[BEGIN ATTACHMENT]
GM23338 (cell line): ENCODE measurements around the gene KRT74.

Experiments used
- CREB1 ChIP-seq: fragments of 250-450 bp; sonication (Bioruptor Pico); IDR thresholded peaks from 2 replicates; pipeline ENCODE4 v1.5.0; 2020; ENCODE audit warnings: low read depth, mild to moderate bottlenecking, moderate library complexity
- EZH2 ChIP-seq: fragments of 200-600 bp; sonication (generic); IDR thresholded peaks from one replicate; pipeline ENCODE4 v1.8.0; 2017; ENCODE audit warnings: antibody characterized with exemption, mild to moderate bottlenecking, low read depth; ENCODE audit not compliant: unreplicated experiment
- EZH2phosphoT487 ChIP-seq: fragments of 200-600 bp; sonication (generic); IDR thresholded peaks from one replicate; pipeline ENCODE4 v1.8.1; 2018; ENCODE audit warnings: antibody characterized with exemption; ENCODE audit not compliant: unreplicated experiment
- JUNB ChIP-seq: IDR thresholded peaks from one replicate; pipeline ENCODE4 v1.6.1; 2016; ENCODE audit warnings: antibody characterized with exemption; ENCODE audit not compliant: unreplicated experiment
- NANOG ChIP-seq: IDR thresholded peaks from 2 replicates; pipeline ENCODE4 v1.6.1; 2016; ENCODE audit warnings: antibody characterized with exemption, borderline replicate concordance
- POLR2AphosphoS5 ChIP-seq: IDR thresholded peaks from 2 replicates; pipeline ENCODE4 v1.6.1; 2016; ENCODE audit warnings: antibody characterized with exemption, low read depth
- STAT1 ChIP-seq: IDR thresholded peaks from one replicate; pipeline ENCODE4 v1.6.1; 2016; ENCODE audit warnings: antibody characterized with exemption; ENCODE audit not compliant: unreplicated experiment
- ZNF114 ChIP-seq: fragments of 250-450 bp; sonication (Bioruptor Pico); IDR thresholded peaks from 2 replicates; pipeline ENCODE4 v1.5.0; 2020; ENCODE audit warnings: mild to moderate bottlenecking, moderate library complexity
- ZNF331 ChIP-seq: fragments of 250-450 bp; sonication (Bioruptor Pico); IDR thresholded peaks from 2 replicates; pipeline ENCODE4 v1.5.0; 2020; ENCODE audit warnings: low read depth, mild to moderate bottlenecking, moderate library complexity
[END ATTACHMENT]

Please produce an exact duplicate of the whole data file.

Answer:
GM23338 (cell line): ENCODE measurements around the gene KRT74.

Experiments used
- CREB1 ChIP-seq: fragments of 250-450 bp; sonication (Bioruptor Pico); IDR thresholded peaks from 2 replicates; pipeline ENCODE4 v1.5.0; 2020; ENCODE audit warnings: low read depth, mild to moderate bottlenecking, moderate library complexity
- EZH2 ChIP-seq: fragments of 200-600 bp; sonication (generic); IDR thresholded peaks from one replicate; pipeline ENCODE4 v1.8.0; 2017; ENCODE audit warnings: antibody characterized with exemption, mild to moderate bottlenecking, low read depth; ENCODE audit not compliant: unreplicated experiment
- EZH2phosphoT487 ChIP-seq: fragments of 200-600 bp; sonication (generic); IDR thresholded peaks from one replicate; pipeline ENCODE4 v1.8.1; 2018; ENCODE audit warnings: antibody characterized with exemption; ENCODE audit not compliant: unreplicated experiment
- JUNB ChIP-seq: IDR thresholded peaks from one replicate; pipeline ENCODE4 v1.6.1; 2016; ENCODE audit warnings: antibody characterized with exemption; ENCODE audit not compliant: unreplicated experiment
- NANOG ChIP-seq: IDR thresholded peaks from 2 replicates; pipeline ENCODE4 v1.6.1; 2016; ENCODE audit warnings: antibody characterized with exemption, borderline replicate concordance
- POLR2AphosphoS5 ChIP-seq: IDR thresholded peaks from 2 replicates; pipeline ENCODE4 v1.6.1; 2016; ENCODE audit warnings: antibody characterized with exemption, low read depth
- STAT1 ChIP-seq: IDR thresholded peaks from one replicate; pipeline ENCODE4 v1.6.1; 2016; ENCODE audit warnings: antibody characterized with exemption; ENCODE audit not compliant: unreplicated experiment
- ZNF114 ChIP-seq: fragments of 250-450 bp; sonication (Bioruptor Pico); IDR thresholded peaks from 2 replicates; pipeline ENCODE4 v1.5.0; 2020; ENCODE audit warnings: mild to moderate bottlenecking, moderate library complexity
- ZNF331 ChIP-seq: fragments of 250-450 bp; sonication (Bioruptor Pico); IDR thresholded peaks from 2 replicates; pipeline ENCODE4 v1.5.0; 2020; ENCODE audit warnings: low read depth, mild to moderate bottlenecking, moderate library complexity